As Bl. Pope John Paul II noted:

" In the conjugal act it is not licit to separate the unitive aspect from the procreative aspect, because both the one and the other pertain to the intimate truth of the conjugal act. The one is activated together with the other and in a certain sense the one by means of the other. Therefore, in such a case the conjugal act, deprived of its interior truth because it is artificially deprived of its procreative capacity, ceases also to be an act of love."

~ Bl. Pope John Paul II General Audience, August 22, 1984

You may find this radio program from CA helpful --I am sure if you search on the main CA site you will come up with lots of things to listen to and read...

catholic.com/radio/shows/the-case-against-contraception-5121

catholic.com/library/Birth_Control.asp


#6

Something good for us all to read (especially during Lent)…(what I mean begins after the first paragraph)

vatican.va/holy_father/benedict_xvi/homilies/2009/documents/hf_ben-xvi_hom_20090628_chius-anno-paolino_en.html


#7

Yep, it's grave matter for mortal sin.

And yes, receiving the Eucharist in a state of mortal sin is also mortal sin.

Have you read "Sex Au Naturel" by Patrick Coffin? I found it to be really helpful and insightful on the topic...and it's an easy read. If you enjoy Encyclicals, I recommend Casti Connubii and Familiaris Consortio for help in this particular topic. Pius XII's Allocution to Midwives is also excellent on the topic, as well as "Theology of the Body" by Pope JP II.


#8

As to Holy Communion one should certainly not receive the Eucharist in mortal sin:

Catechism:

1385 To respond to this invitation we must prepare ourselves for so great and so holy a moment. St. Paul urges us to examine our conscience: "Whoever, therefore, eats the bread or drinks the cup of the Lord in an unworthy manner will be guilty of profaning the body and blood of the Lord. Let a man examine himself, and so eat of the bread and drink of the cup. For any one who eats and drinks without discerning the body eats and drinks judgment upon himself."218 Anyone conscious of a grave sin must receive the sacrament of Reconciliation before coming to communion.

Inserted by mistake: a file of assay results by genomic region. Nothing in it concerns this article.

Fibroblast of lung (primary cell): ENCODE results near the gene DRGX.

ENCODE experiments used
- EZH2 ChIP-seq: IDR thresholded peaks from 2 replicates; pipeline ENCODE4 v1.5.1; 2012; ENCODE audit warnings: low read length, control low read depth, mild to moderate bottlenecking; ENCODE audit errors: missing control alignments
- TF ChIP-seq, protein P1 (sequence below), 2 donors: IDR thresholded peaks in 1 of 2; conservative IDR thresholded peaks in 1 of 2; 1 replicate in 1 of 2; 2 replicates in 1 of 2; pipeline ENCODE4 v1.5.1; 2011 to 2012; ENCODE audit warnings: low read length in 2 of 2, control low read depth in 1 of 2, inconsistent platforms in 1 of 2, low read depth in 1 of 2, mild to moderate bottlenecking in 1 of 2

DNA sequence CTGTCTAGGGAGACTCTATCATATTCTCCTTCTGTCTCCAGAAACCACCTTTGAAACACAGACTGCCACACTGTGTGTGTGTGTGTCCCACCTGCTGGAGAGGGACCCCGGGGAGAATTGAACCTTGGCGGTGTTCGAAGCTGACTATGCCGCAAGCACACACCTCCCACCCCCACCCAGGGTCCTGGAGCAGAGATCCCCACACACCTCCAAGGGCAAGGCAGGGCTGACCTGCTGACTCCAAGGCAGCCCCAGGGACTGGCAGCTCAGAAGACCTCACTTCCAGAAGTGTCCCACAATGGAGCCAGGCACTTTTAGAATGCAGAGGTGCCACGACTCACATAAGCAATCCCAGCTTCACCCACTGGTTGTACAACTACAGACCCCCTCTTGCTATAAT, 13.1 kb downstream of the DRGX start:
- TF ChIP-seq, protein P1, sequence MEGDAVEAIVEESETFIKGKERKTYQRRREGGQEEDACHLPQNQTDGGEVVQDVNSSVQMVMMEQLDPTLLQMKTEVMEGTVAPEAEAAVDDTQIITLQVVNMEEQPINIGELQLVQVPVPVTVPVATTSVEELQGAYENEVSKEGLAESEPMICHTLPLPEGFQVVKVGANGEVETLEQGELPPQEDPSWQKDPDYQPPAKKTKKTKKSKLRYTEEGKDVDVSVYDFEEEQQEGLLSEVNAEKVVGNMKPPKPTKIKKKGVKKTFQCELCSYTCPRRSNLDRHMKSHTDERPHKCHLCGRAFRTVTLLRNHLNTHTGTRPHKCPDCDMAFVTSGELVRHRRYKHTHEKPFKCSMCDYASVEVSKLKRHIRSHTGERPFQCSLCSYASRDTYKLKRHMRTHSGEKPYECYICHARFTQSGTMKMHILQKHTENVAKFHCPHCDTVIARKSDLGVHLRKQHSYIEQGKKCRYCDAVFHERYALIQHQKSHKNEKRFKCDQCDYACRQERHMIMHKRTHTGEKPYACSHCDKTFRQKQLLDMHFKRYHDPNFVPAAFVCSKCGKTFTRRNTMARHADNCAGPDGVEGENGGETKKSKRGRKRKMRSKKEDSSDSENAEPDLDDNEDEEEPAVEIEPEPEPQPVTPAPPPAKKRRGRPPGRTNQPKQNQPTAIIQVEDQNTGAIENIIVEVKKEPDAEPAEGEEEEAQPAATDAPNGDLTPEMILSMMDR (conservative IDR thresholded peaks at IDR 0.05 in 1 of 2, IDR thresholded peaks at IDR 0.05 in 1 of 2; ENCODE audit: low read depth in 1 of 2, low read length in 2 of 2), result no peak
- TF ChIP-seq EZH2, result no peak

#9

[quote="ahs, post:7, topic:275117"]

Have you read "Sex Au Naturel" by Patrick Coffin? I found it to be really helpful and insightful on the topic...and it's an easy read.

[/quote]

I imagine it is -he is the great host of CA (and went to my Alma Mater) -- hopefully anyone with such questions will pick up a copy

shop.catholic.com/product.php?productid=16717&cat=20&page=1


#10

I think it is also important to point out that....

My wife would never support using Natural Family Planning, and that I wouldn't either, mainly because it would be irresponsible at this point in our lives together to have a child, and NFP presents a greater risk than other birth control methods. Also, my wife is in medical school and I am in law school, so our lives are extremely busy and having sex on a schedule would be virtually impossible. It also is not fair to say to my wife, "Sorry, you are going to have to risk having a child right now and potentially put medical school on hold." And if I did do that, and she did get pregnant, we don't have the money to pay for childcare or to properly cloth/feed a child. So not only would my wife have to give up on medical school while she is pregnant, she would likely have to wait several years before starting up again.